Last weekend I had the privilege to travel up to Bennington College, where I spoke on a Life of Letters panel with friend (and fellow Ploughshares contributor/guest blogger) Megan Mayhew Bergman. Megan and I are both alums of Bennington’s low-residency MFA program; I graduated in 2009, Megan in 2010. We sat down in the Symposium conference room (modeled after the U.N.) in the gorgeous new CAPA facility and talked with current students about our shared experience of publishing a story collection—Megan’s already out in the world, mine still on the way. Our hope was that the conversation would be both encouraging and instructive. I’m happy to share the highlights of our talk with Ploughshares readers!
How did you get started publishing in literary journals?
JQ: When I graduated with my MFA, I hadn’t published a single story. I didn’t even know how to go about the submission process. I would send a story to a journal and then wait to hear back, which sometimes took months. It was only after talking to Megan, who encouraged me to devote more time to sending out work, that I finally set aside an entire day to mass-submit. I took six of my finished pieces and put them in pairs based on style (experimental, traditional). I listed ten journals beneath each title. This took a little research: it’s important to know the individual tastes of the magazines. Then I sent out sixty stories, making sure to note “simultaneous submission” on each cover letter. As soon as I’d get a rejection for a story, if there was an indication of interest (a signature from an editor, a “please try us again” notation on the slip), I’d immediately send the story I’d paired it with to the same journal. Of course, electronic submissions have made this process much easier.
MMB: It’s important to have a clean cover letter. Simple is best—don’t name drop (“Professor X loved this piece”), or try to summarize the story. The work should speak for itself. If you’ve never published anything before, say so. A good first cover letter might read something like: “Dear Mr. Smith, Enclosed is my story ‘Title.’ I’m currently an MFA candidate at [college]; this would be my first publication in a literary journal. Thank you for your consideration. Sincerely, &etc.”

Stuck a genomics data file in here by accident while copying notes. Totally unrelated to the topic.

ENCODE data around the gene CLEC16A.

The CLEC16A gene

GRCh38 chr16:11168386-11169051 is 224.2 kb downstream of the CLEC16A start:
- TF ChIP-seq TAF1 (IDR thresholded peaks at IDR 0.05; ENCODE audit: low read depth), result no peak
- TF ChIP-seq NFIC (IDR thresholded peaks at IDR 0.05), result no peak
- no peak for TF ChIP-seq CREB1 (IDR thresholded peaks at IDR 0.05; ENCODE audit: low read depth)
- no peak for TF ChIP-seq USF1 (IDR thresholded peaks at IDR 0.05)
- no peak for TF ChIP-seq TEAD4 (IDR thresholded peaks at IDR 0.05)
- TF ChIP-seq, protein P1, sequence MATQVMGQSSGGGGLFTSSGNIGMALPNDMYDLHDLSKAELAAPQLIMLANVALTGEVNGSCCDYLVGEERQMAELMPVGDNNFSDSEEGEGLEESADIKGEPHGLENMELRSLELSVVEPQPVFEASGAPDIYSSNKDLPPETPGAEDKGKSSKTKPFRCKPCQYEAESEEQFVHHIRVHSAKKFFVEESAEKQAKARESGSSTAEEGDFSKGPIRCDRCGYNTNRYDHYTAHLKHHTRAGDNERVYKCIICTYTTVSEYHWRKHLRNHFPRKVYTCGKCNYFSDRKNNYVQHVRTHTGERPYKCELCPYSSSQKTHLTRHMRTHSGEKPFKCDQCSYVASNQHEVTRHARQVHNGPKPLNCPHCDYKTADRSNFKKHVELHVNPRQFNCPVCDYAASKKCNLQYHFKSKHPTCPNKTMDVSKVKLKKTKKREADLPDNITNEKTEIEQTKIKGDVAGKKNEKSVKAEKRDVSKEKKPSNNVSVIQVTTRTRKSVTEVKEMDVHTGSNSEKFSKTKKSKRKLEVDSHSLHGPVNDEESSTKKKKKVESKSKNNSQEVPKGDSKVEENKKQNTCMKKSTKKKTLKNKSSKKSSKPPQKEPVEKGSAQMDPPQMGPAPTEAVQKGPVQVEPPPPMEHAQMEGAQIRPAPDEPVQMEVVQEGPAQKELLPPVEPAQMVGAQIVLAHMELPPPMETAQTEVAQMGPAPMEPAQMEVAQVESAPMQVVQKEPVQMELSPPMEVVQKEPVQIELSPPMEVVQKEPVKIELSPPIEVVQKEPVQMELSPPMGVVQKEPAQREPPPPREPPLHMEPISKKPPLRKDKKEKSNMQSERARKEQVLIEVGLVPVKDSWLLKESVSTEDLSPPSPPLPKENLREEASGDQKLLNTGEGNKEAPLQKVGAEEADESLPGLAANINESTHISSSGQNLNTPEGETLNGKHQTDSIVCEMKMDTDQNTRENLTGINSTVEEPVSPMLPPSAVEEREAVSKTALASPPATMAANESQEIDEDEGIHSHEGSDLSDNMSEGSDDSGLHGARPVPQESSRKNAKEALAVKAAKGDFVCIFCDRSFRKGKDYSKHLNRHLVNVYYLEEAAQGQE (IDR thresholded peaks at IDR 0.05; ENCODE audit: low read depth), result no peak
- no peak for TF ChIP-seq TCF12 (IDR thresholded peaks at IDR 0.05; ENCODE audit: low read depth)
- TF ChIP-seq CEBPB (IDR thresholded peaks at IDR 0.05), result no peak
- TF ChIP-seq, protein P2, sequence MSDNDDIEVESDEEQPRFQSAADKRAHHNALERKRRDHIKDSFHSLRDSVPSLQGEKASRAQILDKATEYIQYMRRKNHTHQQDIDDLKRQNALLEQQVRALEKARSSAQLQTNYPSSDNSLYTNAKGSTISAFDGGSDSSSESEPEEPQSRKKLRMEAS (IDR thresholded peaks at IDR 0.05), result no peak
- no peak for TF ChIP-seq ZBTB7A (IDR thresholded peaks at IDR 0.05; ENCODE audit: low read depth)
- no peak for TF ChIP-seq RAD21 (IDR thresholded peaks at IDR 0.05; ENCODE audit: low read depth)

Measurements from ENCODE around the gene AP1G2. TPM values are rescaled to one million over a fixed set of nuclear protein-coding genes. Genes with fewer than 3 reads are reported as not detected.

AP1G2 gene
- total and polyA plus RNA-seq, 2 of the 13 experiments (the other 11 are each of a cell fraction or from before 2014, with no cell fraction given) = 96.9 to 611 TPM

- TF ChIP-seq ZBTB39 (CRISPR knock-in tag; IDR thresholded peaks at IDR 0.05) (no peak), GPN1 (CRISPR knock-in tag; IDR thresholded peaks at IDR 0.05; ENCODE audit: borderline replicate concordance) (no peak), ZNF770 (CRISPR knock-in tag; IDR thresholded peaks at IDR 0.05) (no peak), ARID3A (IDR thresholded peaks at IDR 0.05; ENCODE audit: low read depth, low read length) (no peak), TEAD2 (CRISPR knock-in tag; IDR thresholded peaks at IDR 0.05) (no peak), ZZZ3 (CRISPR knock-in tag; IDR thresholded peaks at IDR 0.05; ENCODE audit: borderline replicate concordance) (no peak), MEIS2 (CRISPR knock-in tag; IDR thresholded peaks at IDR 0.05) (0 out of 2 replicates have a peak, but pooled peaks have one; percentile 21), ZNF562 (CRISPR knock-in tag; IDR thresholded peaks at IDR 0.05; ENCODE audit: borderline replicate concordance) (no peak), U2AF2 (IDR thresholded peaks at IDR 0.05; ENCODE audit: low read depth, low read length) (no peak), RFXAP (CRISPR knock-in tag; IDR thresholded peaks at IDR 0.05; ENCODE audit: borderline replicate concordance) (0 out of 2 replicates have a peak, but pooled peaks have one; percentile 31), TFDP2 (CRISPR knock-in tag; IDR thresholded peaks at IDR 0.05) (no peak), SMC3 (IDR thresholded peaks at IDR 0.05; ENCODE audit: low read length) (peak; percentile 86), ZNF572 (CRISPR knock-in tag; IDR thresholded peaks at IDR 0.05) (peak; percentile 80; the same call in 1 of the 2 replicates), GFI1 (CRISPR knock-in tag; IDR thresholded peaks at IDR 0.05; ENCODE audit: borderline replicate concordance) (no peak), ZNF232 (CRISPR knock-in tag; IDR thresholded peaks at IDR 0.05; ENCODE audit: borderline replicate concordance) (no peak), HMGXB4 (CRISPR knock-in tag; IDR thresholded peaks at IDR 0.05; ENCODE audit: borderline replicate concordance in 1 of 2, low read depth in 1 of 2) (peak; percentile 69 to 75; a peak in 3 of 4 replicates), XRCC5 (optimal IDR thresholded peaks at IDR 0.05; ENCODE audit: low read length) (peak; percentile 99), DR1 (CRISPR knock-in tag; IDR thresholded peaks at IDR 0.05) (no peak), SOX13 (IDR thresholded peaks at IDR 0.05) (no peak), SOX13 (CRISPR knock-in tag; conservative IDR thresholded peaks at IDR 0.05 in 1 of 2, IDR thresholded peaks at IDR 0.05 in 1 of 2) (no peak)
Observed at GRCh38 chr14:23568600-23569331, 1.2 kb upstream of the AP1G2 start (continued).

What about rejection? Do you revise your work if it gets rejected multiple times?
MMB: Expect rejection. Learn to love it, to let it motivate you. Rejection letters, especially with personal notes from an editor, can be a great shot in the arm. I often revise stories that have been rejected multiple times.
JQ: I’ve learned that many rejections are about individual fit. For example, I sent a story featuring a corpse character to the Oxford American. An editor wrote to me and said: “I love this story, but you probably should have read our last issue.” Turns out they’d just published a story with a corpse character.
How did you get an agent?
MMB: I began to get a certain amount of momentum my last term at Bennington. I’d placed in a few fiction contests, and a few of my professors kindly passed along my work to their agents, all of whom I thought were fantastic and would have been honored to work with. I went with Julie Barer because I thought she was most passionate about my work, and we had an easy rapport. She has put so much energy into making my work successful; I’m forever grateful.
JQ: Agents do read literary magazines, and will call writers they think have potential. I received a number of calls once I had a few pieces published, but I initially resisted the agent thing, because a) I didn’t have a finished manuscript, and b) I thought I needed a novel-in-progress. But a friend of mine, John McElwee, had just started working as an assistant to Anna Stein at Aitken Alexander Associates, and he literally kept pestering me to let him show her my work. I finally gave in, and she wrote to ask to see more. Anna and I ended up having a phone conversation and we got along instantly. She was specific about why she liked my work, and she was willing to go out with a story collection alone, without an accompanying novel. She also edited one of my stories and her edits were razor-smart and exactly right, so I knew it was a fit.